The second half of the exhibition explores the recent series The World Stage and An Economy of Grace, two ambitious projects in which Wiley expands his artistic practice. In The World Stage paintings, which began with the opening of a satellite studio in Beijing, he applies the street casting technique in different cultural contexts including China, India, Brazil, Israel, and Jamaica. As art historian Sarah Lewis has noted, “to point a camera at another individual around the globe can be a loaded act” that engages critically with the history of colonialism. From a purely visual point of view, this broader scope of approach at times evokes an international application of the Wiley filter, producing a sense of repetitiveness for which the artist has been criticized.

Wiley also ventures into new territory with his first portrait series of women, in which his sitters, dressed in couture gowns, radiate strength. In some paintings, such as Mrs. Siddons (2012) and Mrs. Graham (2012), the poses appear contrived and, as Roberta Smith noted in her New York Times exhibition review, the women compete against exaggerated flowery backgrounds that encroach on their space. In contrast, Princess Victoire of Saxe-Coburg-Gotha (2012) is an elegant composition. Removing the terrace that separates the princess from the world around her in the original painting by Sir Edwin Landseer, Wiley‘s broad-shouldered black woman is free to stride into a dense field of flowering vines. At the center of the painting, Wiley overlays the translucent train of her green dress on the floral background, showcasing his technical skills.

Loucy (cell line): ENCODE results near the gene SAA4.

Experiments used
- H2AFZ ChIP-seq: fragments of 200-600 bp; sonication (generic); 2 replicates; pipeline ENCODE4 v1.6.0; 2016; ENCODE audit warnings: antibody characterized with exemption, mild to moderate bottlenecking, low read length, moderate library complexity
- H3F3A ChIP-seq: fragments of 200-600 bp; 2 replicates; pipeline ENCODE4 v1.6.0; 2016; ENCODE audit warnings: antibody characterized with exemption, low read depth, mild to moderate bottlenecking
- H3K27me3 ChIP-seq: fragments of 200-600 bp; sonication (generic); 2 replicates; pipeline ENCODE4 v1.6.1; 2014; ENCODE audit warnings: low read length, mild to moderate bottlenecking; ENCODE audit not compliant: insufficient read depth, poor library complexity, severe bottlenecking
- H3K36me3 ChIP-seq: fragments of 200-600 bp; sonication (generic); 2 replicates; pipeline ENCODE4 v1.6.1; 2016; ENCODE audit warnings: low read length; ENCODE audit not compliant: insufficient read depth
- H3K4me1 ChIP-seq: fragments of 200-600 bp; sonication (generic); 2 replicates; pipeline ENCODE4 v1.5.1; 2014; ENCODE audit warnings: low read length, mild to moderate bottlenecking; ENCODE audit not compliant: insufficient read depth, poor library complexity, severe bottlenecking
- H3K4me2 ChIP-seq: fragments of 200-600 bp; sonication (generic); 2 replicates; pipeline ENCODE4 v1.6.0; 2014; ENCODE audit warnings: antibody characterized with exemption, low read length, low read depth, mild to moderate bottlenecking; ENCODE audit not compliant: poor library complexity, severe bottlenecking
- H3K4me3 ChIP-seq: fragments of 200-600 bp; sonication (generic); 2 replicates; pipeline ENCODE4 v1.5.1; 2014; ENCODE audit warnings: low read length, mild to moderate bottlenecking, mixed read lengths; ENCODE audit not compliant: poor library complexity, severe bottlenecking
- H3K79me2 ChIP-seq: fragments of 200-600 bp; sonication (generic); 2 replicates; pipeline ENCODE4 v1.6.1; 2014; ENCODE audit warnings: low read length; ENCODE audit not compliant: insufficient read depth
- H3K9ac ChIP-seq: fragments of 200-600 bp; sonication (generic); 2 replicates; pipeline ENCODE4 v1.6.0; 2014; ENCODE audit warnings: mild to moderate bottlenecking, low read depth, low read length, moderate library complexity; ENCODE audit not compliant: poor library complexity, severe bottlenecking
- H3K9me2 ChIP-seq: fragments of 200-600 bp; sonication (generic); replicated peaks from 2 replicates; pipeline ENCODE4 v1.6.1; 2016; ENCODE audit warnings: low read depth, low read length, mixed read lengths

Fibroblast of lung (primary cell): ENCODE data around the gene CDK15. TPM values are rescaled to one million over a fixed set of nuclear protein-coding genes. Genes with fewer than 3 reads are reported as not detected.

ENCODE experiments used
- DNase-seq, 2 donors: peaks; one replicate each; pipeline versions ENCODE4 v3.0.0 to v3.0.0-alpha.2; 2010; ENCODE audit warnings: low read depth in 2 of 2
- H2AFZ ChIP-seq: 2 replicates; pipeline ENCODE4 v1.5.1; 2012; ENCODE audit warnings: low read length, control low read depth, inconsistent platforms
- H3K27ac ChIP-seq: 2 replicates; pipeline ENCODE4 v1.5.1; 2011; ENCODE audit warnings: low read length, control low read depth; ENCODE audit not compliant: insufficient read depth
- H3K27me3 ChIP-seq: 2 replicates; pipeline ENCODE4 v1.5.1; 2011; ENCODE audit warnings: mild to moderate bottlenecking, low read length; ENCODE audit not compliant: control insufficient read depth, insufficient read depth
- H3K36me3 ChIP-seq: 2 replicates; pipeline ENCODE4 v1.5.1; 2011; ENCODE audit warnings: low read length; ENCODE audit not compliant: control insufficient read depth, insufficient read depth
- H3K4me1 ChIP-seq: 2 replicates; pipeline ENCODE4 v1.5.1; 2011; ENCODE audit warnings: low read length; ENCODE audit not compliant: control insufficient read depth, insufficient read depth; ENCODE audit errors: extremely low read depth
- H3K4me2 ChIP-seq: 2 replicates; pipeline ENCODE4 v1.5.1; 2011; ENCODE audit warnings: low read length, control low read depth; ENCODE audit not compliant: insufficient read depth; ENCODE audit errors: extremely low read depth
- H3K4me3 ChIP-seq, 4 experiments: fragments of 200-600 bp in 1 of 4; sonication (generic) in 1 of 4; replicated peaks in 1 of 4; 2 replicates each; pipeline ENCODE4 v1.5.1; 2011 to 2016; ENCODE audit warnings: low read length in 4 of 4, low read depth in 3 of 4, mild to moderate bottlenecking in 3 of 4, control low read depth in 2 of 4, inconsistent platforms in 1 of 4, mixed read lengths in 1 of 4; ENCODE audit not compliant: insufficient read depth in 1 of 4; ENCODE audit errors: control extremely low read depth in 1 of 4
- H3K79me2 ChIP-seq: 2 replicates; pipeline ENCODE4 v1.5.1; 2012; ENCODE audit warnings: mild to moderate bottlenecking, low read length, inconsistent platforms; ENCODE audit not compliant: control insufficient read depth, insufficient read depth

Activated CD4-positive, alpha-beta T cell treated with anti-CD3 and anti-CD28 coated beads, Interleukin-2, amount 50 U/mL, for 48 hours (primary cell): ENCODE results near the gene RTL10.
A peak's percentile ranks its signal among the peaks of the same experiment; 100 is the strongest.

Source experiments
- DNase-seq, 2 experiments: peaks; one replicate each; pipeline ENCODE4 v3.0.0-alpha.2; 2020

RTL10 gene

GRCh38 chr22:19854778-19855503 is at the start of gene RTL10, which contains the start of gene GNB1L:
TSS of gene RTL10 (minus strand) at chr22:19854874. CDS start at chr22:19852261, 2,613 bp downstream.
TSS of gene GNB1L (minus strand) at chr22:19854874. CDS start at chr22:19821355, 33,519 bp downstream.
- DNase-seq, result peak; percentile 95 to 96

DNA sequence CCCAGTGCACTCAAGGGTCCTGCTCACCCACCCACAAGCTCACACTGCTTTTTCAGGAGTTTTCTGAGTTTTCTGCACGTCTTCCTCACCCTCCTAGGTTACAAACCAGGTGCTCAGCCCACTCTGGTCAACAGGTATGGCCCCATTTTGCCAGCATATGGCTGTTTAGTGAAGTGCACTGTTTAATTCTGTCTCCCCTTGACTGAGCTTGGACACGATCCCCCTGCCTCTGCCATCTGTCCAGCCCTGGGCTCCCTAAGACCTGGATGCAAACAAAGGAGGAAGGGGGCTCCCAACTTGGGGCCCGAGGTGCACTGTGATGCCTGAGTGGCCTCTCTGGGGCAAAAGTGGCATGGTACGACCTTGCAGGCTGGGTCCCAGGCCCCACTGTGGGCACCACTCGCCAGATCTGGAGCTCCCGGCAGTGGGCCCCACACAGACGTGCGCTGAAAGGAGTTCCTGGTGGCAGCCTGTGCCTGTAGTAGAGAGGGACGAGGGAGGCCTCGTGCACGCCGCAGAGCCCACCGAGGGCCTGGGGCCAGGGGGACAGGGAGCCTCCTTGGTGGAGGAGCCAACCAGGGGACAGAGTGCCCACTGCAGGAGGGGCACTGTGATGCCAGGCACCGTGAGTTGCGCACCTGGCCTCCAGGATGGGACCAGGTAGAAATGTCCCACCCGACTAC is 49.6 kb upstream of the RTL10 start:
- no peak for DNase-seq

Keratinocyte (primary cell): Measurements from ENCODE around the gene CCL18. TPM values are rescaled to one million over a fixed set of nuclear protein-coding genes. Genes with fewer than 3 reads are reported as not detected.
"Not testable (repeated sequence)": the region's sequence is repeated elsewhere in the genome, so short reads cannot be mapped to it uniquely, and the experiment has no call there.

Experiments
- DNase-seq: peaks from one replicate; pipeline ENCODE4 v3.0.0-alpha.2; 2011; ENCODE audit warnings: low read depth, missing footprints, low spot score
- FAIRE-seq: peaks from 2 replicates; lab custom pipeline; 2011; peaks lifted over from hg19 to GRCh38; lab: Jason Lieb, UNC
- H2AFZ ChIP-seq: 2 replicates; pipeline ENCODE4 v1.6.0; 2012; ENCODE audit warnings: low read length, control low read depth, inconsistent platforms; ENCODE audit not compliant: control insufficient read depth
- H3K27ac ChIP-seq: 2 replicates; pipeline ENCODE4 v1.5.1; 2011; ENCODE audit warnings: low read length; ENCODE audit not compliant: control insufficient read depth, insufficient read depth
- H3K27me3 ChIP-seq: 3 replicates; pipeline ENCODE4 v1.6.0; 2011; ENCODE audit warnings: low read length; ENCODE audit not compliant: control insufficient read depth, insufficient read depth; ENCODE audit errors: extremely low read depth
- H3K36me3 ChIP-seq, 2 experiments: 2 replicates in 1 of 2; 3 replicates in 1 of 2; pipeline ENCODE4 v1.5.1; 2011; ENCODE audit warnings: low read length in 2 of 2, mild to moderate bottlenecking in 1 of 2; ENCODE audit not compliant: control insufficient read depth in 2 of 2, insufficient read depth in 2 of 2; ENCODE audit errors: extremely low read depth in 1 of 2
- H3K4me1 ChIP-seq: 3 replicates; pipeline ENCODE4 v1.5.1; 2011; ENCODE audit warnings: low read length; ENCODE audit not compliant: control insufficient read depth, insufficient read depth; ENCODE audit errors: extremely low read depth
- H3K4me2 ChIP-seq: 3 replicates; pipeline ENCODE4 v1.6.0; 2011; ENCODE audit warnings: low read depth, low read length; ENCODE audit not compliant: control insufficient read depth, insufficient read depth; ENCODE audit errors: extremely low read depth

A New Republic concludes with the Memling series, based on the Flemish artist Hans Memling’s famous Renaissance portraits of powerful merchants such as Portrait of a Man in a Red Hat (1465-70). Despite the secular subjects, the red carpeting and dim lighting in the small gallery evoke a reliquary. The intimate and sensitively painted portraits, such as After Memling’s Portrait of Man with a Coin of the Emperor Nero (2013), are displayed in wooden triptych frames, inscribed with the sitter’s name. This presentation has religious associations as well, referencing the tabletop altarpieces commissioned as status symbols and personal devotional objects.

The exhibition catalogue, edited by Tsai, includes an essay by Brooklyn Museum assistant curator Connie H. Choi, along with 35 short statements by art historians, curators, art critics, poets, and writers that accompany the plates. This format acknowledges the already considerable body of scholarship on Wiley. Rather than attempting to supplant the 2012 monograph published by Rizzoli, A New Republic offers a multiplicity of new voices, making it an essential companion to the earlier text.

Given the critical attention Wiley’s art attracts, the international expansion of his studio, and the organization of a retrospective, it is easy to forget that his career is still young. It is to be hoped that his work will continue to evolve in original and substantive ways. A New Republic represents his voice as crucial to current conversations about art, gender, race, and history.

 

Notes

  1. All quotations, except those noted in the text, are taken from the monograph Kehinde Wiley, (New York: Rizzoli, 2012).
  2. Krista Thompson, “The Sound of Light: Reflections on Art History in the Visual Culture of Hip-Hop,” Art Bulletin 91 (2009): 481-505.